Dr. Vadim Kostousov provides a reference and reports his study regarding influence of free hemoglobin and bilirubin influence on the PTT and anti-Xa assay will be soon published in Arch Pathol Lab Med.

Dr. Emmanuel Favaloro comments that distinguishing in vivo from in vitro hemolysis is clinically very important so that those suffering in vivo hemolysis are not denied potentially life saving treatments. In his small test series investigating short PTTs , some 10% of samples seemed to represent in vivo effects. It is clear that at least a portion of samples rejected by laboratories as hemolysed come from patients suffering in vivohemolysis. It is also important to recognize that interferences are not restricted to coagulation tests. Dr. F. provides a book reference.

Kathleen Tobertga reports varied 2-hour NP unmixed control mixing study results between sites. Her site generates a PTT around 40 seconds, which seems to be elevated due to heat labile factors being destroyed. The other site is getting about 32 seconds. Both use the same kit for the NP , but they thaw at 37°C, we at room temperature. Are we correct about the heat labile factors and that the 2 hour incubated control should be prolonged, and do you have any place I can go to find documentation?

George assumes Kathleen is in the same system as Louise Pleiss. He suggests the difference in thawing approaches is the key and that they may want to confirm that everyone is adequately mixing the thawed NP. George provided one reference.

Dr. Ali Sadeghi-Khomami responds that thawing at room temperature increases factor VIII cryoprecipitation, causing the 40 second PTT. He suggests running a sensitive functional assay for fibrinogen and factors V, VII, and VIII to document the difference between the two thawing technique. Thawing frozen plasma at room temperature is not recommended.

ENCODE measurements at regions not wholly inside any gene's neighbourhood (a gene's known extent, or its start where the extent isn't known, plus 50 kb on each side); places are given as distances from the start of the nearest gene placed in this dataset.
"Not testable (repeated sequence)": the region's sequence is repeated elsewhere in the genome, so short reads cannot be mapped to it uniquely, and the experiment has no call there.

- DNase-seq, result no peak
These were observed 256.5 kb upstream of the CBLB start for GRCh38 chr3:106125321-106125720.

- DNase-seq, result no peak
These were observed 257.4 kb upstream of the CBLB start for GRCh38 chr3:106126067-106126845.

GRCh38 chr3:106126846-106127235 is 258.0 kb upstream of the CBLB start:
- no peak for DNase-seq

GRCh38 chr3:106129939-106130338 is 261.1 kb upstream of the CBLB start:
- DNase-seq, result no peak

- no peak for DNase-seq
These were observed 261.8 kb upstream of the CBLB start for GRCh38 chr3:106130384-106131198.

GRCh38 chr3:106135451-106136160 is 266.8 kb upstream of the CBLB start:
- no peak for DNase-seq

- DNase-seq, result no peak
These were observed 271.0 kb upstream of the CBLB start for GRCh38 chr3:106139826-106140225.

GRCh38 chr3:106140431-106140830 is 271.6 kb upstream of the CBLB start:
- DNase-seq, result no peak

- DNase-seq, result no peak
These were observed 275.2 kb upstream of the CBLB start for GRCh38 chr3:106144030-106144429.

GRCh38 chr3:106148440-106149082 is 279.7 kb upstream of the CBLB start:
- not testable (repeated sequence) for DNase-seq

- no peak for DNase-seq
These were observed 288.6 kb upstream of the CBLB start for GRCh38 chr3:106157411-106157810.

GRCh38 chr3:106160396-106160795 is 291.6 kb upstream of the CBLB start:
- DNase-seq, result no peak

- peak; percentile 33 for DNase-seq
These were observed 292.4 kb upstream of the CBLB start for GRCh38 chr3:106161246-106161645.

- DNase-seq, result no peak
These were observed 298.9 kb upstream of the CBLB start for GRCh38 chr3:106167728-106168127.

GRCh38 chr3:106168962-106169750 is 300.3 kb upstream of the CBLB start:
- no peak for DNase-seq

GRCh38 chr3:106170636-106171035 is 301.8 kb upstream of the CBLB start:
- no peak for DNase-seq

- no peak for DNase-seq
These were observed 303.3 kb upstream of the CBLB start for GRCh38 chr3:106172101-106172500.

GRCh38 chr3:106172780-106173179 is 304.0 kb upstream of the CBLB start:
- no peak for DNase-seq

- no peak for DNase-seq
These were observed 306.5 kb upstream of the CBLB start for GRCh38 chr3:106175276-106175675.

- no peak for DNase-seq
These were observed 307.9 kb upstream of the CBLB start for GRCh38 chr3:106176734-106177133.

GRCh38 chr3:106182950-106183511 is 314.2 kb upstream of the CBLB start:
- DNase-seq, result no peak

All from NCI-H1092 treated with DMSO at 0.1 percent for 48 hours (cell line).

Dr. Emmanuel Favaloro agrees that thawing is key. CLSI guidelines are clear, and his experience also indicates that thawing at room temperature or slow thawing leads to gradations in plasma levels of FVIII , high levels at the bottom and low levels at the top, compounded by inadequate mixing. Also the original levels of factors V and VIII in the NP make a difference. If they are closer to 50 U/dL than 100 U/dL, then small losses of labile factors may reduce to levels that prolong the PTT. Thaw at 37°C for 5–10 minutes and mix well before use. Also, although some factor VIII inhibitors only acquire full inhibition at 2 hours or even longer, a 1 hour incubation could provide a reasonable compromise for many cases tested. Dr. F. provides two reviews.

Kathleen ultimately found that the dry incubator at her site was slightly above 37°C. George King Biomedical, her supplier, recommends thawing in a circulating water bath at 37°C.

Crystal Azevedo asks, is there a relationship between rivaroxaban and an elevated plasma homocysteine level?

George found no publications linking rivaroxaban with homocysteinemia, nor with any of the metabolites in the folic acid pathway. The Janssen Pharmaceuticals package insert doesn’t mention folic acid interactions. George asks, “could some of your NOAC patients be on antifolate chemotherapy?” Though anticoagulant therapy may be indicated in some forms of cancer, for instance, acute promyelocytic leukemia, there’s no current cancer indication for rivaroxaban. This post attracted no responses so far.

The FDA advisory committee unanimously withheld clearance for rivaroxaban’s acute coronary syndrome indication. This is the third time that Janssen’s application has been denied for this indication. Rivaroxaban is cleared for stroke prevention in atrial fibrillation, thrombosis prevention following total hip or knee replacement surgery, and treatment following venous thromboembolism.

Lori Pinelli’s PT mixing study procedure recommends only unincubated patient plasma and NP 1:1 mix but she has been asked to perform an incubated PT mix on two patients with normal PTTs and prolonged PTs. Both were factor VII deficient and corrected upon addition of NP. She was asked to perform the incubated mix to rule out an inhibitor and asks if there are time/heat-dependent factor VII inhibitors?